I believe I need to ignore an empty 'x' flag and probably tell people to do a 
chmod +x

> > From "sccs help get_kywds":
> >
> >        List of ID Keywords Recognized by the get Command
> >
> >  ID          Value
> > Keyword       Type
> >
> >  %A%          Shorthand notation for an ID line with %Z%%Y%  %M%  %I%%Z%
> >  %B%          SID branch component
> >  %C%          Current line number
> >  %D%          Current date: yy/mm/dd
> >  %d%          Current date: yyyy/mm/dd
> >  %E%          Date newest applied delta was created: yy/mm/dd
> >  %e%          Date newest applied delta was created: yyyy/mm/dd
> >  %F%          SCCS s.file name
> >  %G%          Date newest applied delta was created: mm/dd/yy
> >  %g%          Date newest applied delta was created: mm/dd/yyyy
> >  %H%          Current date: mm/dd/yy
> >  %h%          Current date: mm/dd/yyyy
> >  %I%          SID of the retrieved version: %R%.%L%.%B%.%S%
> >  %L%          SID level component
> >  %M%          Module name: value of the m flag or name of the s.file w/o 
> > prefix
> >  %P%          Fully qualified s.file name
> >  %Q%          Value of the q flag in the s.file
> >  %R%          SID Release component
> >  %S%          SID Sequence component
> >  %T%          Current time: hh:mm:ss
> >  %U%          Time newest applied delta was created: hh:mm:ss
> >  %W%          Shorthand notation for an ID line with %Z%%M%  %I%
> >  %Y%          Module type: value of the t flag in the s.file
> >  %Z%          4-character string: `@(#)'
> So the degh flags are all simply four-digit equivalents for their
> upper-case equivalents.

Correct, they are needed in special as countries like the US like to use 
otherwise unusable date conventions that make it close to impossible to 
understand the 2-digit year based date notations from the current years.

> >>  %sccs.include.filename%        Lines are replaced by the content from 
> >> filename
> >
> > as the lowercase characters have a high probability to become in conflict 
> > with
> > printf, they are disabled unless the 'x' flag is present.
> So there are two different interpretations of the 'x' flag?   That's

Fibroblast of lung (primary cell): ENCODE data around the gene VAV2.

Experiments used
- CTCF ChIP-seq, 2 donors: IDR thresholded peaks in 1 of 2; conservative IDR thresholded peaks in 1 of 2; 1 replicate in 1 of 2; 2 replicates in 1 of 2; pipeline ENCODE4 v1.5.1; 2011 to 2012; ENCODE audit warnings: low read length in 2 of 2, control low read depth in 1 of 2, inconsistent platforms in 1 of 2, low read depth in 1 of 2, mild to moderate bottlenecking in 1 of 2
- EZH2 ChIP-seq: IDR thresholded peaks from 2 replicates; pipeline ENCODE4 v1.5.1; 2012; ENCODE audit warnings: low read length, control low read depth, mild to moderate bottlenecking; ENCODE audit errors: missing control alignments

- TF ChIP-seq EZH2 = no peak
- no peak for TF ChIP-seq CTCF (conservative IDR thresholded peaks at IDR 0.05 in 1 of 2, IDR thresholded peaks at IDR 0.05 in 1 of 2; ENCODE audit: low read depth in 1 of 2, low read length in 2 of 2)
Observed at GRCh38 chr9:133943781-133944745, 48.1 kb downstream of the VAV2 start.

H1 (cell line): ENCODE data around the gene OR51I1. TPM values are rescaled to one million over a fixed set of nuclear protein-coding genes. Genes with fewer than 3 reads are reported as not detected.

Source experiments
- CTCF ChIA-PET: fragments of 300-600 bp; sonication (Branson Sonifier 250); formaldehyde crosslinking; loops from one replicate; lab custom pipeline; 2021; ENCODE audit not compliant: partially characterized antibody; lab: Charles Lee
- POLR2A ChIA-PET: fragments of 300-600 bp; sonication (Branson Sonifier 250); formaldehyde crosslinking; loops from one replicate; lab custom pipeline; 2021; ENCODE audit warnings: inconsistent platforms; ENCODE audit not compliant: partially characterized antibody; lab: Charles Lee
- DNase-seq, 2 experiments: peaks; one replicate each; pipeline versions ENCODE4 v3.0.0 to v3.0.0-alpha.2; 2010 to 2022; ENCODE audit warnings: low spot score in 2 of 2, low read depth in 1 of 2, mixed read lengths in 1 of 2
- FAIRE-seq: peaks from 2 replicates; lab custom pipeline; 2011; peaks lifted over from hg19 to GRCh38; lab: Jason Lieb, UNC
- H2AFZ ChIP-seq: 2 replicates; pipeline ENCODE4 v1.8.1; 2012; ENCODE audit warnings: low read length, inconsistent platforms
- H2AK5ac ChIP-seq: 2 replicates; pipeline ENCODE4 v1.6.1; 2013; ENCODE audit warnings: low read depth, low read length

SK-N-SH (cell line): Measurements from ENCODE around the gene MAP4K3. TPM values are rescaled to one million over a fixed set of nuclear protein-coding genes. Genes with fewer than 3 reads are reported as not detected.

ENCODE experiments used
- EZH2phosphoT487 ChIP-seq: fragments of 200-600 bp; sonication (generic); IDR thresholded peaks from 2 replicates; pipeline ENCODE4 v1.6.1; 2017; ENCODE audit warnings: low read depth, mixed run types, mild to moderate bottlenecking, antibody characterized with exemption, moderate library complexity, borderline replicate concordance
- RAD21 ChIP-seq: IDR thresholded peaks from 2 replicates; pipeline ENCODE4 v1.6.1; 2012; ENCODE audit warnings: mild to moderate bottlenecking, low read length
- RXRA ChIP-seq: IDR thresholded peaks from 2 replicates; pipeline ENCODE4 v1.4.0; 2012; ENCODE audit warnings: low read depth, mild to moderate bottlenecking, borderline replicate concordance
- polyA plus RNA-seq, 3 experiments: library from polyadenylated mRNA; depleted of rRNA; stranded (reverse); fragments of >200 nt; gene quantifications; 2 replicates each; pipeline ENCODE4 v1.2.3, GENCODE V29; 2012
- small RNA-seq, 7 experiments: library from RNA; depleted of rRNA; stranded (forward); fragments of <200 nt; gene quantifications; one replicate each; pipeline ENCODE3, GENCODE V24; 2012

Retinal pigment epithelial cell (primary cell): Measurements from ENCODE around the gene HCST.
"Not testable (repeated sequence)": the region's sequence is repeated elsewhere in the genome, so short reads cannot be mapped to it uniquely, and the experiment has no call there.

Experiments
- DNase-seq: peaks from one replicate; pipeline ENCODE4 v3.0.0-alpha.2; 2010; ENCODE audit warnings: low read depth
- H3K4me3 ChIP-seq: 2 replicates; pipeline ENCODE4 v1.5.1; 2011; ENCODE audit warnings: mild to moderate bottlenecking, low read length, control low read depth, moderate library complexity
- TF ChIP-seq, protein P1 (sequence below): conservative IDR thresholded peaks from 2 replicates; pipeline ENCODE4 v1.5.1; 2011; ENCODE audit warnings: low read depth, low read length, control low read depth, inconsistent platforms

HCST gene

> entertaining.   Thank you for choosing a distinctive non-zero value,
> since this allows us to distinguish your extension from the SCO
> extension.

In any case, when it is not 100% granted that development is completely 
aligned, it is a good idea to add a vendor tag. See the tar format extensions 
started 1997 by Sun and standardized 2001 by the OpenGroup as a good example 
and ZFS as a bad example.

> >        ^A f *
> >
> > is related to %sccs.include.filename%
> >
> > A longer documentation is available with "man get".
> It's not in the manpages I looked at (SunOS 5.11 and SCCS-1.0).
> Searching we web I found http://sccs.berlios.de/ which mentioned but
> doesn't document the feature.

It was only available on *BSD, but it seems to be very useful in special if
someone likes to use it for license headers. So I fetched the code from BSD 

> (fwiw, looking at that page, it mentions "admin -fe" which should be
> "admin -b" since "-fe" won't work [SCCS should complain that the e
> flag is unknown, though really it isn't]).

Could you give me the exact place please?

BTW: I plan to add new encodings for the content data in future. Thanks to Sun, 
for adding support for infinite length lines to the sccs commands and to 
diff(1), there are only two limitations left over for the "unencoded" format:

-       NULL bytes in the files will not work due to diff(1)

-       Files that have lines beginning with ^A

It seems to be natural to add at least a new escaped format that permits ^A at
the beginning of a line and escapes it e.g. by another ^A.

Another idea is to use the method introduced by Larry McVoy and to compress the 
file content data. 

Both new methods need to be marked in some way.

> >> > Are you interested to follow the SCCS development with CSSC?
> >>
> >> I'm interested in maintaining compatibility.
> >
> > So you will follow the planned future development?
> I think the most accurate answer I can give here is yes, but clearly
> it's possible for there to be exceptions.  If the CSSC user base is
> interested in using a feature, or needs to interoperate with it, I'm
> likely to implement it.

Do you know what this user base is?

I believe that the SCCS user base will grow once it has become network aware.

> > As long as SCCS is not network aware, it is safe to assume that all entries 
> > are
> > made from the same timezone.
> s/safe/convenient/.   Plenty of teams use NFS to interoperate between